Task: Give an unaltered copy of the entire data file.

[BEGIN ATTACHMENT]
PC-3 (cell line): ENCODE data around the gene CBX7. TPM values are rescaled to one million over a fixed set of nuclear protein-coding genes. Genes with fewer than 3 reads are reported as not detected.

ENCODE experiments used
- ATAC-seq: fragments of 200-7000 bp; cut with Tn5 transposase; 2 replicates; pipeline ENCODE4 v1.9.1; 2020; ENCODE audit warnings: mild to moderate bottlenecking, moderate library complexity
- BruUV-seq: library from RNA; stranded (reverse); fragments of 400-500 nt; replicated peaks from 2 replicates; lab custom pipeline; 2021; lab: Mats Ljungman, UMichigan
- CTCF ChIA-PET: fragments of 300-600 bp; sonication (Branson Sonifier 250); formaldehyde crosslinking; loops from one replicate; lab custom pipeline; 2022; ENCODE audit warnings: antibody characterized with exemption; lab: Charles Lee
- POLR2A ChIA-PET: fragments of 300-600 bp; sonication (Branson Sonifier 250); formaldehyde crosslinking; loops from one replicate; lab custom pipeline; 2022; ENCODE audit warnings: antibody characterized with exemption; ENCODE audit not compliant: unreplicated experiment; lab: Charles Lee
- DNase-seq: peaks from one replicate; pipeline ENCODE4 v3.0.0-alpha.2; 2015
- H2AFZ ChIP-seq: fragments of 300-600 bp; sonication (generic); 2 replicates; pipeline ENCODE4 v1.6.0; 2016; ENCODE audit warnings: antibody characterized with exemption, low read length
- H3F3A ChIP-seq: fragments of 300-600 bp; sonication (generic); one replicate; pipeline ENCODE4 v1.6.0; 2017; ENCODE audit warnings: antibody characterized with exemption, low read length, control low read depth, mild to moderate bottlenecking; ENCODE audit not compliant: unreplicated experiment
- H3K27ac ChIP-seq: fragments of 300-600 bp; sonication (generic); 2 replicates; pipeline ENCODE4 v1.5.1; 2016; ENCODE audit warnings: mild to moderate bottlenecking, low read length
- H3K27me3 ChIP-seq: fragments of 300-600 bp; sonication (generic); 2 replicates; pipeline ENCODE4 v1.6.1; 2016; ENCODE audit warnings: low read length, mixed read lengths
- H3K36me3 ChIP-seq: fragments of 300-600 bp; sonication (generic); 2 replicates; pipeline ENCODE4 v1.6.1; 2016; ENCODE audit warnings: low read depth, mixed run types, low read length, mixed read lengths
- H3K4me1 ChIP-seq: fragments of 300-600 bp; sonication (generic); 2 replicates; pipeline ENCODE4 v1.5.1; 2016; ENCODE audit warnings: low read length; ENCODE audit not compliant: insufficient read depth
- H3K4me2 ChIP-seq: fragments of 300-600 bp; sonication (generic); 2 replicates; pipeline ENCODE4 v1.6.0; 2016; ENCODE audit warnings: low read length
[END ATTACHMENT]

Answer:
PC-3 (cell line): ENCODE data around the gene CBX7. TPM values are rescaled to one million over a fixed set of nuclear protein-coding genes. Genes with fewer than 3 reads are reported as not detected.

ENCODE experiments used
- ATAC-seq: fragments of 200-7000 bp; cut with Tn5 transposase; 2 replicates; pipeline ENCODE4 v1.9.1; 2020; ENCODE audit warnings: mild to moderate bottlenecking, moderate library complexity
- BruUV-seq: library from RNA; stranded (reverse); fragments of 400-500 nt; replicated peaks from 2 replicates; lab custom pipeline; 2021; lab: Mats Ljungman, UMichigan
- CTCF ChIA-PET: fragments of 300-600 bp; sonication (Branson Sonifier 250); formaldehyde crosslinking; loops from one replicate; lab custom pipeline; 2022; ENCODE audit warnings: antibody characterized with exemption; lab: Charles Lee
- POLR2A ChIA-PET: fragments of 300-600 bp; sonication (Branson Sonifier 250); formaldehyde crosslinking; loops from one replicate; lab custom pipeline; 2022; ENCODE audit warnings: antibody characterized with exemption; ENCODE audit not compliant: unreplicated experiment; lab: Charles Lee
- DNase-seq: peaks from one replicate; pipeline ENCODE4 v3.0.0-alpha.2; 2015
- H2AFZ ChIP-seq: fragments of 300-600 bp; sonication (generic); 2 replicates; pipeline ENCODE4 v1.6.0; 2016; ENCODE audit warnings: antibody characterized with exemption, low read length
- H3F3A ChIP-seq: fragments of 300-600 bp; sonication (generic); one replicate; pipeline ENCODE4 v1.6.0; 2017; ENCODE audit warnings: antibody characterized with exemption, low read length, control low read depth, mild to moderate bottlenecking; ENCODE audit not compliant: unreplicated experiment
- H3K27ac ChIP-seq: fragments of 300-600 bp; sonication (generic); 2 replicates; pipeline ENCODE4 v1.5.1; 2016; ENCODE audit warnings: mild to moderate bottlenecking, low read length
- H3K27me3 ChIP-seq: fragments of 300-600 bp; sonication (generic); 2 replicates; pipeline ENCODE4 v1.6.1; 2016; ENCODE audit warnings: low read length, mixed read lengths
- H3K36me3 ChIP-seq: fragments of 300-600 bp; sonication (generic); 2 replicates; pipeline ENCODE4 v1.6.1; 2016; ENCODE audit warnings: low read depth, mixed run types, low read length, mixed read lengths
- H3K4me1 ChIP-seq: fragments of 300-600 bp; sonication (generic); 2 replicates; pipeline ENCODE4 v1.5.1; 2016; ENCODE audit warnings: low read length; ENCODE audit not compliant: insufficient read depth
- H3K4me2 ChIP-seq: fragments of 300-600 bp; sonication (generic); 2 replicates; pipeline ENCODE4 v1.6.0; 2016; ENCODE audit warnings: low read length